Alcohol and Negotiation: is it one or the other?
A shot of vodka in Russia, celebratory toasts in China, well-lubricated business lunches in France… alcohol is often a guest at the negotiation table… but at what cost?
Alcohol can be an expected part of tough negotiations (in Russia, China, and France), and can even cause serious offence if it is refused (such as in Japan and Korea), with major consequences to your business. Alcohol also has a damaging impact on the decision-making process; it causes aggressive behaviour, slows down physical and cognitive abilities and makes one vulnerable and prone to error. On the other hand, it also helps to break the ice and lowers inhibitions, which can move negotiations along more smoothly.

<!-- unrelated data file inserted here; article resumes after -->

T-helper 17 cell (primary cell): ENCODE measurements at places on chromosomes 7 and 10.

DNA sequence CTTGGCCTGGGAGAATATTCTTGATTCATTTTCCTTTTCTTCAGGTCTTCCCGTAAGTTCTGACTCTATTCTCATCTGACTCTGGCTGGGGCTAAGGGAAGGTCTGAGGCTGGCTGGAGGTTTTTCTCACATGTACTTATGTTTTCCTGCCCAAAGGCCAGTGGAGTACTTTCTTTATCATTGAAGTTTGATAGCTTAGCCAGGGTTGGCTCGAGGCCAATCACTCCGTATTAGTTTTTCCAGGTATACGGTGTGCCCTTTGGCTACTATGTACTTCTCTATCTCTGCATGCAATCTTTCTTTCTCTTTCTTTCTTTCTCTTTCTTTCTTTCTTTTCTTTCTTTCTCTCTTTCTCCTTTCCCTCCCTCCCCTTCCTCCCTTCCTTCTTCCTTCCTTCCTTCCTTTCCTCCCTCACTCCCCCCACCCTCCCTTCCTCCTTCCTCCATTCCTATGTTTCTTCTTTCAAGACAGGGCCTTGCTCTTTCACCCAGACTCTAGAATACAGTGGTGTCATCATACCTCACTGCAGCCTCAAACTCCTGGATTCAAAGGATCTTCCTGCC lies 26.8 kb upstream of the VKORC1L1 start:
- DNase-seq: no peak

So, to drink or not to drink? This was the subject of a recent study by two researchers at Insead, Horacio Falcao and Alena Komaromi. Across the board, sober negotiators displayed better results than those who were intoxicated (although the latter claimed – hic – not to be affected). Even worse, they found that alcohol harmed the performance of negotiators faced with a drunk partner more than the performance of intoxicated negotiators themselves.
If you know that alcohol prompts you to adopt aggressive tactics, makes you prone to mistakes and results in lower value offers, why drink? It is because not doing so could be even more harmful to your dealings in “drinking” cultures. What a dilemma! It’s up to you to come up with the right strategic maneuvering to avoid ending up three sheets to the wind at the critical moment.
To Learn More: Can Alcohol Help You With Negotiations? by Horacio Falcão and Alena Komaromi ( Knowleadge@Insead, March 29th 2018)
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